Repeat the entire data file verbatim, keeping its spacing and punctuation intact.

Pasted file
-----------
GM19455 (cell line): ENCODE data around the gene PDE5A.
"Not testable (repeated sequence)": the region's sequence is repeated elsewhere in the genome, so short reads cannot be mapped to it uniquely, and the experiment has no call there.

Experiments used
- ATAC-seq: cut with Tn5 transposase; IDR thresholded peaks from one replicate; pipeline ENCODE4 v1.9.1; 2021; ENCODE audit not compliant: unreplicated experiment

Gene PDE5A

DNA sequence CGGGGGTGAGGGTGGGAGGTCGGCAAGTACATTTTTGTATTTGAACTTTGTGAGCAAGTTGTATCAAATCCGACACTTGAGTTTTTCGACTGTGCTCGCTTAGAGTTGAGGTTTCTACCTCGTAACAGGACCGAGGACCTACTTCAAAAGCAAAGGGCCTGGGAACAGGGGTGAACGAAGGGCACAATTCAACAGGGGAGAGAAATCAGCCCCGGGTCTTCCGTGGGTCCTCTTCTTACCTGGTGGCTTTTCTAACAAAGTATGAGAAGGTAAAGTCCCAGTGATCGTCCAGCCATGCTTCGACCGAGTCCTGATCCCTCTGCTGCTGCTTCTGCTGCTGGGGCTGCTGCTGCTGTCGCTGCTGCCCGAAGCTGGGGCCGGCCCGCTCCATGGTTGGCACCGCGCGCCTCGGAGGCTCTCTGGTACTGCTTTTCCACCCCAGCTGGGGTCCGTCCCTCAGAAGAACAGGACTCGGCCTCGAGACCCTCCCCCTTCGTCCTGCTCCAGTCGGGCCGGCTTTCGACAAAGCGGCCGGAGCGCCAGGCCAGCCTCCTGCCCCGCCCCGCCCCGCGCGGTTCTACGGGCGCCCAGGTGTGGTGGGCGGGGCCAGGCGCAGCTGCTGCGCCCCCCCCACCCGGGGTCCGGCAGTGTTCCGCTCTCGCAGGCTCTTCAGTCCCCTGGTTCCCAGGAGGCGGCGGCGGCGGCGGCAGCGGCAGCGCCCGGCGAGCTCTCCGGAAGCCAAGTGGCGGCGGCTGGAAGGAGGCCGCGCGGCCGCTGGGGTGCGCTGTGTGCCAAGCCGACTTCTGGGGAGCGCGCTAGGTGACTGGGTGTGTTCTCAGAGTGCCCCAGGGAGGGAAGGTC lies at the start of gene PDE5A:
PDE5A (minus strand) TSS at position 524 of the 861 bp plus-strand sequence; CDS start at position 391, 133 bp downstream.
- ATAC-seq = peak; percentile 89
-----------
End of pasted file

GM19455 (cell line): ENCODE data around the gene PDE5A.
"Not testable (repeated sequence)": the region's sequence is repeated elsewhere in the genome, so short reads cannot be mapped to it uniquely, and the experiment has no call there.

Experiments used
- ATAC-seq: cut with Tn5 transposase; IDR thresholded peaks from one replicate; pipeline ENCODE4 v1.9.1; 2021; ENCODE audit not compliant: unreplicated experiment

Gene PDE5A

DNA sequence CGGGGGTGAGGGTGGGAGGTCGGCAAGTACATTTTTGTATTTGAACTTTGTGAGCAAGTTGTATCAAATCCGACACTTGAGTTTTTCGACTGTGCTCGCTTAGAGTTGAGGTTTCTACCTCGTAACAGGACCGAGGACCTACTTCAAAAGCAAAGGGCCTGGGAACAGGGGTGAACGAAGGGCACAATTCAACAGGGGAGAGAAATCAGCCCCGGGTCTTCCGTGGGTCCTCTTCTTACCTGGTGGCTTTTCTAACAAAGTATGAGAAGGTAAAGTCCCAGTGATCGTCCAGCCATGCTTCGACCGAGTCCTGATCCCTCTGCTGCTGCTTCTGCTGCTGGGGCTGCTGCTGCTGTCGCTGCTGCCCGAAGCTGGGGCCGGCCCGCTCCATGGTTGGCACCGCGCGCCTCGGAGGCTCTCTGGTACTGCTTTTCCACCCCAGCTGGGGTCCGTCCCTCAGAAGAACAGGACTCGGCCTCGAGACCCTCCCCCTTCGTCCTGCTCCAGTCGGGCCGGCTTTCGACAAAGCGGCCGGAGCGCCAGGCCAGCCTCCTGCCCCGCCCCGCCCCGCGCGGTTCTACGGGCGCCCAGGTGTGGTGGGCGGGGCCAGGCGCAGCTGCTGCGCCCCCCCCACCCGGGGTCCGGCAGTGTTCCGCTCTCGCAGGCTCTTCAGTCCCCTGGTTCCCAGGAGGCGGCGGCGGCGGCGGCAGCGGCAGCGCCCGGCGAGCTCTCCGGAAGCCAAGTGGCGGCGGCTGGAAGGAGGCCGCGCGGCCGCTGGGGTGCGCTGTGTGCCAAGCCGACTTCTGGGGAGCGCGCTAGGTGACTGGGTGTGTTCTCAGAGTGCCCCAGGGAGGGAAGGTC lies at the start of gene PDE5A:
PDE5A (minus strand) TSS at position 524 of the 861 bp plus-strand sequence; CDS start at position 391, 133 bp downstream.
- ATAC-seq = peak; percentile 89